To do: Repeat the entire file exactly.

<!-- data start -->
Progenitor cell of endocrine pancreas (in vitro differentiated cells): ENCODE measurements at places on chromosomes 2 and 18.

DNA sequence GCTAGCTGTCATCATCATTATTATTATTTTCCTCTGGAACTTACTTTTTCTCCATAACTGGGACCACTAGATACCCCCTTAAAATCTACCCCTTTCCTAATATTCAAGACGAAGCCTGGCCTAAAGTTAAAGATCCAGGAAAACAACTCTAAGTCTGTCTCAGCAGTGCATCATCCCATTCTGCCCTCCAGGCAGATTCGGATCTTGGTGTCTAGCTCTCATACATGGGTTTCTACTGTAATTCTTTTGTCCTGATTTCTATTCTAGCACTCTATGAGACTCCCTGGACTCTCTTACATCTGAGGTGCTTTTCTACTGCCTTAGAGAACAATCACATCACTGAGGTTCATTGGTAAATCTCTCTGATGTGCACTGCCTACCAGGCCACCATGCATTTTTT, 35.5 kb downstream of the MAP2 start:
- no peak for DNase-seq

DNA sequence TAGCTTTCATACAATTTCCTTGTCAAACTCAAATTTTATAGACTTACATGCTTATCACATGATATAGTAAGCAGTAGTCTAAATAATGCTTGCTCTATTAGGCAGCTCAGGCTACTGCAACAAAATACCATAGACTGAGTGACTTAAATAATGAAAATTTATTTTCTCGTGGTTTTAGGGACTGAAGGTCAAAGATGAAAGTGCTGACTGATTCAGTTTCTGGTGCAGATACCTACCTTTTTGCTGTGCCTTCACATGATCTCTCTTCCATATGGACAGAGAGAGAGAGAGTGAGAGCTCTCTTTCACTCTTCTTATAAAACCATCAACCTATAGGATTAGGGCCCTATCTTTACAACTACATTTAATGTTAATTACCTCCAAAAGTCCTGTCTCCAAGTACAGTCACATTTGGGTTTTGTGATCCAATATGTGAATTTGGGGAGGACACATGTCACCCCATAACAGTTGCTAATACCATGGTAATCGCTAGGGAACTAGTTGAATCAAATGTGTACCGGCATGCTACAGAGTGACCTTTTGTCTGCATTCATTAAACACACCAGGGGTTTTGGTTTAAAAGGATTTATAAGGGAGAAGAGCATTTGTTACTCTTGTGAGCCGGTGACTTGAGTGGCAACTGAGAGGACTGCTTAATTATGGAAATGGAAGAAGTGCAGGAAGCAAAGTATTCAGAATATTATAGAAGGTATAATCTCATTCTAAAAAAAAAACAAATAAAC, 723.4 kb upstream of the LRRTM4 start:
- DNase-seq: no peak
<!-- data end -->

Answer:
Progenitor cell of endocrine pancreas (in vitro differentiated cells): ENCODE measurements at places on chromosomes 2 and 18.

DNA sequence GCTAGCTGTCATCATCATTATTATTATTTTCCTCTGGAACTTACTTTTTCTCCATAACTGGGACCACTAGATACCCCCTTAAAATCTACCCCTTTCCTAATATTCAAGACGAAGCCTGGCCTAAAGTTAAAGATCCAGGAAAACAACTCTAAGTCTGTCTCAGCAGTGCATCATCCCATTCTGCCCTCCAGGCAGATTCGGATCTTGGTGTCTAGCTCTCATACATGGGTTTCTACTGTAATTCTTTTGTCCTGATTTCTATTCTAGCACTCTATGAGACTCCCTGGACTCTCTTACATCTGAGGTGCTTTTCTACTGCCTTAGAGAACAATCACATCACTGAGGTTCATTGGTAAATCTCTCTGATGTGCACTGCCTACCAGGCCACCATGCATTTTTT, 35.5 kb downstream of the MAP2 start:
- no peak for DNase-seq

DNA sequence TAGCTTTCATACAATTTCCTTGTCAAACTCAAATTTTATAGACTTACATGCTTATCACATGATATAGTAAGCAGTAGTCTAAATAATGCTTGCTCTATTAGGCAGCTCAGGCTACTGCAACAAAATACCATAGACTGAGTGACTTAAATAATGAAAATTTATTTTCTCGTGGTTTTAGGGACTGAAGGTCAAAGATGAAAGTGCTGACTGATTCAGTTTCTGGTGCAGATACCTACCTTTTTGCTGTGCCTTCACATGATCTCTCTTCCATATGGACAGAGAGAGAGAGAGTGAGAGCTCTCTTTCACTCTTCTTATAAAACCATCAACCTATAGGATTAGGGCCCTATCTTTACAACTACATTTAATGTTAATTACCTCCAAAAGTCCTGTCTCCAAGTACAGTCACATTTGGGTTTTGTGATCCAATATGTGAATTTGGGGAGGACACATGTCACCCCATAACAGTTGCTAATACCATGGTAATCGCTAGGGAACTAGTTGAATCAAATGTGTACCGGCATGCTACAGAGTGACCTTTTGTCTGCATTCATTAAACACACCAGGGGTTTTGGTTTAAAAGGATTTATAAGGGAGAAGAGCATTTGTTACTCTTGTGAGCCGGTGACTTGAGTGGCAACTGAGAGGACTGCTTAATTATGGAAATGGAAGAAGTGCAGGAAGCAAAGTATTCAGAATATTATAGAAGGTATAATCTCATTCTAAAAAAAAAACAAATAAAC, 723.4 kb upstream of the LRRTM4 start:
- DNase-seq: no peak